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The Department of Homeland Security will resume processing renewal applications for young undocumented immigrants seeking protection from deportation under the Deferred Action for Childhood Arrivals program, or DACA, the agency said.
The Trump administration announced in September that it would eliminate DACA, which protects people who were illegally brought to the United States as children — so-called Dreamers — from being deported. The administration said at the time it did not have the authority to administer the program and it was up to Congress to make it law.
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But on Tuesday, U.S. District Judge William Alsup in San Francisco ruled that the Trump administration's decision to eliminate DACA was based on a shoddy legal argument and called the move "arbitrary" and "capricious."
Ruling in favor of the University of California, Alsup ordered the government to resume DACA renewal applications while challenges to the September order work their way through the courts.
The White House and President Donald Trump initially blasted the decision. But in a statement Saturday, DHS said: "Until further notice, and unless otherwise provided in this guidance, the DACA policy will be operated on the terms in place before it was rescinded on Sept. 5, 2017."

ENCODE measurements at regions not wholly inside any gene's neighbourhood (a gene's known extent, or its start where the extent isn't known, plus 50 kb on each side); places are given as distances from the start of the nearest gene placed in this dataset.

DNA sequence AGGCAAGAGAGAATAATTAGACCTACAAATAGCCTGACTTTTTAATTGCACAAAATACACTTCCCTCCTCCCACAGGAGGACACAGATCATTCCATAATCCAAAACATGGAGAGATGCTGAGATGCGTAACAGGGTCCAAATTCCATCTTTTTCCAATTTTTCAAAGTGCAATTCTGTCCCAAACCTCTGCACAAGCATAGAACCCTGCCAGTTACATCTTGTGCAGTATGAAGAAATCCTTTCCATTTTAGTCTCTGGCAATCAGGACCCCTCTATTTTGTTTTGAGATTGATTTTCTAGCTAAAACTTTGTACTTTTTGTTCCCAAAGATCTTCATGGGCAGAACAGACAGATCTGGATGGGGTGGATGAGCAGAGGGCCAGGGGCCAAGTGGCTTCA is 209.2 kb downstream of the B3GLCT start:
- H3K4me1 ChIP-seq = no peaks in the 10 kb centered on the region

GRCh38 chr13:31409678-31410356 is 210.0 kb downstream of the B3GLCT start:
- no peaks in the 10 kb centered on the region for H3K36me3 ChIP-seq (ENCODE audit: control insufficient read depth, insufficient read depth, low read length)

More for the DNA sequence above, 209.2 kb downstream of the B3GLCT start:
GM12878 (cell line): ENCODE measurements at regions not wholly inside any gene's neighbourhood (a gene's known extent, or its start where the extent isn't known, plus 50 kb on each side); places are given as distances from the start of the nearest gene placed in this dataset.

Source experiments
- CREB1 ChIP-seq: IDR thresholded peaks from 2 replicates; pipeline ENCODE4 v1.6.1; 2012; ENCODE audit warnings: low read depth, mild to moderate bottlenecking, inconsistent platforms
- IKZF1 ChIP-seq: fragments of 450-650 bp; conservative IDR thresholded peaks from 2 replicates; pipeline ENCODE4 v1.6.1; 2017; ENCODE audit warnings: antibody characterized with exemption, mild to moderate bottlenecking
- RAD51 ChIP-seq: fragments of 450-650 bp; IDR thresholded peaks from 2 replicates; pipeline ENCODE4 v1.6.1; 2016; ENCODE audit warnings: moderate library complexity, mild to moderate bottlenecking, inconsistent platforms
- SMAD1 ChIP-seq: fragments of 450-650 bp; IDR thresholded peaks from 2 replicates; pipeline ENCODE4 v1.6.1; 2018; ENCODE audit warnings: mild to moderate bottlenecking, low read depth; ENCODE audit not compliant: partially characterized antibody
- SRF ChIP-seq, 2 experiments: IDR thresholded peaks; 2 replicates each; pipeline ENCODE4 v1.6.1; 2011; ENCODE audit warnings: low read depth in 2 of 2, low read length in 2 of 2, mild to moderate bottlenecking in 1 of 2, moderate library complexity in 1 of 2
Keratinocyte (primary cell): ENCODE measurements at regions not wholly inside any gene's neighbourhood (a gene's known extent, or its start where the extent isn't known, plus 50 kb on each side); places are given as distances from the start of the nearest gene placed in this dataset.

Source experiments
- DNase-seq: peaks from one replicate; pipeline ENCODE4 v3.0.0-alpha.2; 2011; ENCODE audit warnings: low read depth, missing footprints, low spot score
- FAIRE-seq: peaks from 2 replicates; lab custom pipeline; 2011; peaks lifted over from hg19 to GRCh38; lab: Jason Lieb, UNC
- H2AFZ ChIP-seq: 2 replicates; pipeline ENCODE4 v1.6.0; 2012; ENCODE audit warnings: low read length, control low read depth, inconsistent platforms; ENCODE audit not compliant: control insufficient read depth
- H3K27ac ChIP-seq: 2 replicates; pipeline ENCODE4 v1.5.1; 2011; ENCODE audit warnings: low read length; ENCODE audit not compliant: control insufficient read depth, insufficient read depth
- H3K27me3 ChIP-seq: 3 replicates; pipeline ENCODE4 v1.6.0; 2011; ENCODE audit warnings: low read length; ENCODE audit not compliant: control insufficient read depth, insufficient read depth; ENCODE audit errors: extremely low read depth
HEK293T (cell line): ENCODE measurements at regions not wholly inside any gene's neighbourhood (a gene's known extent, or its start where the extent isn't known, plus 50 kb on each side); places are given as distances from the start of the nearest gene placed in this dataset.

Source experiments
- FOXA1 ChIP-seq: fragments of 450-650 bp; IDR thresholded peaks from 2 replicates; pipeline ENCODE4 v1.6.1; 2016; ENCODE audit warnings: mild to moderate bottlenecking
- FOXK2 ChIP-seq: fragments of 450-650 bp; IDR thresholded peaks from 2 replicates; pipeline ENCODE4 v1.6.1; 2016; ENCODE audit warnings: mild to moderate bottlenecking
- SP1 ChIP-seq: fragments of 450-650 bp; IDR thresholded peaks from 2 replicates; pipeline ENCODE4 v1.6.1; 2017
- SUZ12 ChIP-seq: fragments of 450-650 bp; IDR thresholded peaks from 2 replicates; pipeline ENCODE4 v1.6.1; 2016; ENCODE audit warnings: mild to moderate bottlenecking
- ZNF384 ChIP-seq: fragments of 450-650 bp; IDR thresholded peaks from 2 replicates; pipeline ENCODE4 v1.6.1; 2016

A bipartisan group of Senators had been working on a compromise legislative solution with Trump to protect the estimated 700,000 Dreamers covered under DACA. But it's not clear where negotiations stand after Trump allegedly made vulgar and derisive comments about accepting immigrants from "shithole countries" during a meeting Thursday with senators at the White House.
As the fallout from the president's comments continued into the weekend, Trump tweeted twice on Saturday morning, blaming Democrats for the absence of a deal as a potential government shutdown looms.
He then tweeted again on Sunday morning, claiming DACA is "probably dead" despite the judge's ruling prompting the U.S. to resume accepting renewal applications, and claiming he wants an immigration system based on merit.
During the now-infamous bipartisan meeting on the subject, Trump reportedly called for the U.S. to accept more immigrants from Norway, rather than Haiti and African countries.